This laptop sucks! Most remote workers fed up with faulty work equipment

NEW YORK — The majority of remote workers are so fed up with their faulty work laptops that they would rather throw them out the window than continue to work on them.

A survey of 2,000 employed Americans found more than half (58%) describe their work devices as awful to work on. Two in three want to toss their devices out of frustration because of their poor performance. While nearly three in five employers (58%) issue company laptops to employees, 62 percent of those employees say their devices prevent them from maximizing their productivity.

Technical difficulties with work laptops

Commissioned by LG Electronics and conducted by OnePoll, the study revealed 47 percent of employees believe having high-quality tech is the key to having a productive workspace. Seventy-one percent would enjoy their jobs more if their tech devices were of higher quality.

Meanwhile, 59 percent noted that they’re most productive when working in a comfortable environment — and at the center of their comfy workspace is their desk. Nearly nine in 10 (88%) working Americans have a desk at home — topped with a laptop (52%), monitor (32%), a cell phone (32%), and pens or pencils (28%).

More than half (55%) of those with a desk admit it’s cluttered beyond recognition, prompting the average respondent to spend two hours cleaning the mess off their workspace. People will also spend over five hours at their desk on a standard workday and more than half the poll (56%) will only sit at their desk for important video calls.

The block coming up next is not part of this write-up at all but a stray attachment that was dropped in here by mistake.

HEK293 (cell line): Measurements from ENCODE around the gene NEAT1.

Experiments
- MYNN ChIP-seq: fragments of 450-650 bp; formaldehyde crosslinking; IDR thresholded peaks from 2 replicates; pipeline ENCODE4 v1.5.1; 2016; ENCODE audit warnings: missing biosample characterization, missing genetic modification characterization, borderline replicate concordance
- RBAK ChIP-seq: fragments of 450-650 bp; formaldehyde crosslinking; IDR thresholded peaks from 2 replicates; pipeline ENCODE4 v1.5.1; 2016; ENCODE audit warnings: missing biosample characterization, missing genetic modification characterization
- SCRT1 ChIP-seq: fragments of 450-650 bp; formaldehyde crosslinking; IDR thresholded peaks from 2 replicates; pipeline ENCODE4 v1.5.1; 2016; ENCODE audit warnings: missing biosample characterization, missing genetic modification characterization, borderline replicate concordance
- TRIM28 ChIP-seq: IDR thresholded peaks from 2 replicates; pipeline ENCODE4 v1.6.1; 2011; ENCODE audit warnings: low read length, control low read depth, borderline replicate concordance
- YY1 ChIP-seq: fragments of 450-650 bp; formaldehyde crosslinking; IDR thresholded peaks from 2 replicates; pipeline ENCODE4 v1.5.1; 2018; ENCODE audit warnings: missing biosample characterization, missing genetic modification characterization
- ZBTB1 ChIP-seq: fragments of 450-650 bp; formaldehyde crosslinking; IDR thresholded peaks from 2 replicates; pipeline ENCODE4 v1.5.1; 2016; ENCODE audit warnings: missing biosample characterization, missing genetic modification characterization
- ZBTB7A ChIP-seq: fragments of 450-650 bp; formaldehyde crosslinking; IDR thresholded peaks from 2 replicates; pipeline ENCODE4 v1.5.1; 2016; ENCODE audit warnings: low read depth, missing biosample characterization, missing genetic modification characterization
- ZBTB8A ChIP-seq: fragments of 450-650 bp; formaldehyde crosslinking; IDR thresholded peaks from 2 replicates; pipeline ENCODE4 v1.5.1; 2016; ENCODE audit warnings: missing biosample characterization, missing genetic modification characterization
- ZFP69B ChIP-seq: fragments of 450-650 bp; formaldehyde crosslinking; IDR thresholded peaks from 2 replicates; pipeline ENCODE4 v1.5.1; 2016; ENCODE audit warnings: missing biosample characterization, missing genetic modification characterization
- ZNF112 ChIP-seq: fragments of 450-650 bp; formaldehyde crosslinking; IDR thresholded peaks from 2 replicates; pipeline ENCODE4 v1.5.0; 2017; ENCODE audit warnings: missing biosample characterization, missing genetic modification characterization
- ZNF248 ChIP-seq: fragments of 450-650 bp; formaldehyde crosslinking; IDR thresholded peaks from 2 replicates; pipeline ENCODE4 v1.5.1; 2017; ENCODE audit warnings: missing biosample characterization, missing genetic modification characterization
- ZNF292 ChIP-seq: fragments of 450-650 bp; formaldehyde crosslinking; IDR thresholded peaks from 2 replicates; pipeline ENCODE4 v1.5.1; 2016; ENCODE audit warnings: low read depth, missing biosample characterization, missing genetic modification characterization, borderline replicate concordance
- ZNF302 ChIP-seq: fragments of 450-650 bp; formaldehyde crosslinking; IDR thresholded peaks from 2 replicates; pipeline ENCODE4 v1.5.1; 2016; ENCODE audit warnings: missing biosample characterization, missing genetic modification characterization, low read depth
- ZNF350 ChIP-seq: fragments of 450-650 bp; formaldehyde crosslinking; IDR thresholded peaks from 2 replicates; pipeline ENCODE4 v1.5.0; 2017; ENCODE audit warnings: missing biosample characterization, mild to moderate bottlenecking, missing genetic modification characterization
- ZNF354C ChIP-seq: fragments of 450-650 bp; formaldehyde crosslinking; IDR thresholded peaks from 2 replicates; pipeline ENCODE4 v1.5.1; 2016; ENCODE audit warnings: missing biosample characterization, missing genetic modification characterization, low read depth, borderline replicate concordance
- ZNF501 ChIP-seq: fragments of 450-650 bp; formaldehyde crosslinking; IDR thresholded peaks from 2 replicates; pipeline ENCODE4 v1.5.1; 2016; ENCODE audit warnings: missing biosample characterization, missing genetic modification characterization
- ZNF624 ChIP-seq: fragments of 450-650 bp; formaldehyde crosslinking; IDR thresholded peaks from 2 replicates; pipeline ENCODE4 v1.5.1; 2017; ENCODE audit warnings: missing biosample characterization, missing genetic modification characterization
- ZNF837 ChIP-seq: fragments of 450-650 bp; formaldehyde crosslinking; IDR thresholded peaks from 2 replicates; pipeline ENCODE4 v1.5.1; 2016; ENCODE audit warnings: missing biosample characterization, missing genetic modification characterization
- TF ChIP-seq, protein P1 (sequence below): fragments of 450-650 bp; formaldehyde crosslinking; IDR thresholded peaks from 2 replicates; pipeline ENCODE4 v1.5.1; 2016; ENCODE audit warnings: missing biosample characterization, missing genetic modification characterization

After an average 32 minutes in their morning spot, remote workers are off to find a new spot to work from. At home, the most popular places to work from are the bedroom (13%), kitchen (6%), and from their vehicle (4%). Some of the strangest places respondents have worked from while at home include the pool, at a golf course, and — yes, it’s true — even from the bathroom.

“Comfort should be at the center of every work from home environment,” says LG’s senior director Tim Alessi, in a statement. “To achieve that, people need a laptop that is lightweight, has a long-lasting battery, and delivers a flexible workspace experience allowing for maximum productivity.”

Side gig season

For 44 percent of respondents, the pandemic has inspired them to start up a new side gig in their off-time. More than four in five (83%) of those with side gigs admit to using their work-provided devices for their personal projects.

In fact, many Americans confess to using their work machines for all kinds of personal tasks. A third (34%) use them for personal communication. Nearly as many also use their work devices for personal shopping (28%) and scrolling through social media (27%).

Unfortunately, respondents with side gigs reported a number of issues that slow down their personal projects too. Those include poor internet connection (18%), poor-quality tech (15%), and a lack of funds (15%).

“As the results of the survey indicate, the quality of your technology can make or break your remote work experience. Consider upgrading to a laptop that offers a 16:10 display. Designed to boost productivity, a display with this aspect ratio allows for more time focusing and less time scrolling,” Alessi recommends.

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